Mardini, Ramzy, Editor, Volatile Landscape, Iraq and Its Insurgent Movements, Washington D.C.: Jamestown Foundation, 2010
Full disclosure, I wrote a chapter for this book
Volatile Landscape, Iraq and Its Insurgent Movements is a collection of reports from the Jamestown Foundation’s Terrorism Monitor written by various authors. Like any anthology it is very inconsistent. The first half is about the Iraqi insurgency and has the most problems. The second part is much better about Iraqi politics.
The section on Iraq’s insurgency has some insights but those are overshadowed by what the authors got wrong. For instance, many said that Al Qaeda and the Islamic State were the same organization. Michael Scheuer wrote that the Islamic State of Iraq was run by Osama bin Laden and suffered many losses since many Al Qaeda leaders were killed or captured since 1995. Sometimes a writer talked about Al Qaeda in Iraq as being part of the Islamic State even though they were the same. Others wrote about the Anbar Awakening and the sahwa as one and the same as well. Some of this can be forgiven as being mistakes made at the time such as people being unsure of the relationship between Al Qaeda in Iraq and the Islamic State. Others however are not. The Awakening for instance was an organic creation of sheikhs in Anbar while the Sahwa was a creation of the United States. The shortcomings outweigh any good points that are made.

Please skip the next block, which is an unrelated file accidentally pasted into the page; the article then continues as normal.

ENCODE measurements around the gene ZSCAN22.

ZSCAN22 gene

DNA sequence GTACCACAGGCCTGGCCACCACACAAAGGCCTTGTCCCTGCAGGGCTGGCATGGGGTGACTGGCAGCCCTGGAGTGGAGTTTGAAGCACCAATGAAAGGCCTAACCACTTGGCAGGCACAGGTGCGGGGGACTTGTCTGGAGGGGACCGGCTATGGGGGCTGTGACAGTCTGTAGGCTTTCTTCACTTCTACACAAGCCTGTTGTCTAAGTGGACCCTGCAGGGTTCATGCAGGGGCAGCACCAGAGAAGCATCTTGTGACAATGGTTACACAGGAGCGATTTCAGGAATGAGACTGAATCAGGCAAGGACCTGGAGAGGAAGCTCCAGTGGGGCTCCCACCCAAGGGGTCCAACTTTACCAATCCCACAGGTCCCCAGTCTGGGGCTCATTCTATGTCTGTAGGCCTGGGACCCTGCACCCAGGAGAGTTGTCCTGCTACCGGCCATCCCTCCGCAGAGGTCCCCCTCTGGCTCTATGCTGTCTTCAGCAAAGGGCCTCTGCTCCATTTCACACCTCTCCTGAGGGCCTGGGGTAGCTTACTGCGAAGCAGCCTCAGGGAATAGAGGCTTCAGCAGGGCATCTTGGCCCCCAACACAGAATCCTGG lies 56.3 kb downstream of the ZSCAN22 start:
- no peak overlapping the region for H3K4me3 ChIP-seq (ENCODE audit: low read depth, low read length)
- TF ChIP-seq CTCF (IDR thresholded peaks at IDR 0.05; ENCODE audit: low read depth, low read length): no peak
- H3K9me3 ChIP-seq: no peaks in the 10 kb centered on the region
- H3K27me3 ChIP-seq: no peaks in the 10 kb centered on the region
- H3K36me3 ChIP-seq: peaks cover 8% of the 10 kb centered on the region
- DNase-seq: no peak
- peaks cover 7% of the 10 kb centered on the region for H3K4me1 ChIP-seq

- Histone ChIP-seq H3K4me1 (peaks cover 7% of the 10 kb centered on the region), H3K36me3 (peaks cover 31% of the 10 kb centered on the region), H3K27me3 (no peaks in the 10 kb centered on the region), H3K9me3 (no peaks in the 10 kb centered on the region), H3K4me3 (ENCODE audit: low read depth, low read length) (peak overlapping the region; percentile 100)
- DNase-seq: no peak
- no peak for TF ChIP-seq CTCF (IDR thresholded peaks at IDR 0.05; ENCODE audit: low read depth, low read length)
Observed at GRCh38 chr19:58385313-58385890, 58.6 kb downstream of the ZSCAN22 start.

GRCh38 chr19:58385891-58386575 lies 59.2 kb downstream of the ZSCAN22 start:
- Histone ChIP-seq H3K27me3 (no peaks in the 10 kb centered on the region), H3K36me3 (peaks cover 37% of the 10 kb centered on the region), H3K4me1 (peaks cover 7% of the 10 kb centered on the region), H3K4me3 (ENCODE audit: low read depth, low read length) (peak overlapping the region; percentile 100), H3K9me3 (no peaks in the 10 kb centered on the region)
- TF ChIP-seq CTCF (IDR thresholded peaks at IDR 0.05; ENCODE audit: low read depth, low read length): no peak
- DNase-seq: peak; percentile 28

The book’s coverage of Iraqi politics is much more interesting. 1st there are profiles of some interesting figures like Abu Dura known as the Shiite Zarqawi, Harith al-Dhari the head of the Association of Muslim Scholars, Qais Khazali the leader of Asaib Ahl Al-Haq and others. The last one for instance talks about how Khazali broke with Moqtada al-Sadr and the rivalry between the two that ensued. Reidar Visser of the Norwegian Institute of International Affairs constantly noted that the U.S. would attack Sadr as the manifestation of Iranian influence in Iraq even though he was also a strong Iraqi nationalist while the Americans gave its support to the Iraqi Supreme Council of Iraq and the Badr Brigade which were formed by Tehran and were much closer and longer allies. His main point was that the U.S. was only thinking short term. Compared to the coverage of the insurgency this is a much better history of post-Saddam Iraq. To bring up Visser again, he countered American conventional wisdom. More importantly some of the divisions like that between Sadr and Khazali are still on going.
Volatile Landscape is a very up and down affair. The low points are really low and makes this a non-essential book. Yes, you can get something out of it but that’s almost all in the second half.
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